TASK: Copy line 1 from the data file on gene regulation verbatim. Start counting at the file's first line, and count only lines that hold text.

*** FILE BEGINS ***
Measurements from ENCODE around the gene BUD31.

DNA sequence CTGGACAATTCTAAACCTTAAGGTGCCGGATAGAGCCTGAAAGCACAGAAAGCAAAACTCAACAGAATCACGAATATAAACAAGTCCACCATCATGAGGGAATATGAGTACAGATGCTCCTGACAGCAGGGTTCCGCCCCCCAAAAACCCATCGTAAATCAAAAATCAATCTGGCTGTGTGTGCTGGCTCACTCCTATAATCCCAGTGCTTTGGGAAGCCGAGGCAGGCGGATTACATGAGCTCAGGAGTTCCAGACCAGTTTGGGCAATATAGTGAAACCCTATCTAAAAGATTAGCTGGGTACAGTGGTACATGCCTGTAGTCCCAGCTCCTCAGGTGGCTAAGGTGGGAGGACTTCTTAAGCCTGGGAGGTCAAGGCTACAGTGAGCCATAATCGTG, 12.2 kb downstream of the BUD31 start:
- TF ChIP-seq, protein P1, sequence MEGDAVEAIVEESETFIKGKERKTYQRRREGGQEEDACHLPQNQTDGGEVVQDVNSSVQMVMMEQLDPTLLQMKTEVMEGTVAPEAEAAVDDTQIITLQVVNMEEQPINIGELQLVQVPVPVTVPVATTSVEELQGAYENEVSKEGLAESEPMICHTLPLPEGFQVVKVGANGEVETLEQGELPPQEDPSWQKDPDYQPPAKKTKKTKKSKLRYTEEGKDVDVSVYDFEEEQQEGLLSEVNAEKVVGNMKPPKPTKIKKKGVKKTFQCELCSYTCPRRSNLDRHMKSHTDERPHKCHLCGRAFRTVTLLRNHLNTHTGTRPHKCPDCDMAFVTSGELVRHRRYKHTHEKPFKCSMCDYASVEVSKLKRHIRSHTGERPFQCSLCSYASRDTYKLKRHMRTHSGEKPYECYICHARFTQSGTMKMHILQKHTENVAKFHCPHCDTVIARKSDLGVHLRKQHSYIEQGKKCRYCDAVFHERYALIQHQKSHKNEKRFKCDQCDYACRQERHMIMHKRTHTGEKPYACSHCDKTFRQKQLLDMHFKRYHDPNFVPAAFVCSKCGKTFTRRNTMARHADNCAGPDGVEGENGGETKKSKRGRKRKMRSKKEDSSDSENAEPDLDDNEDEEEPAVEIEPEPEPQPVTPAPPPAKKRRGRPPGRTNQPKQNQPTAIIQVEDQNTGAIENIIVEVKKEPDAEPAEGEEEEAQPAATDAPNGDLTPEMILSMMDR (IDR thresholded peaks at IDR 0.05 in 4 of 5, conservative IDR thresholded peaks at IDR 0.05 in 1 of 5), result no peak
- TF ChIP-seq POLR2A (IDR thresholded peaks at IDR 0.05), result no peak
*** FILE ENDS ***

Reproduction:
Measurements from ENCODE around the gene BUD31.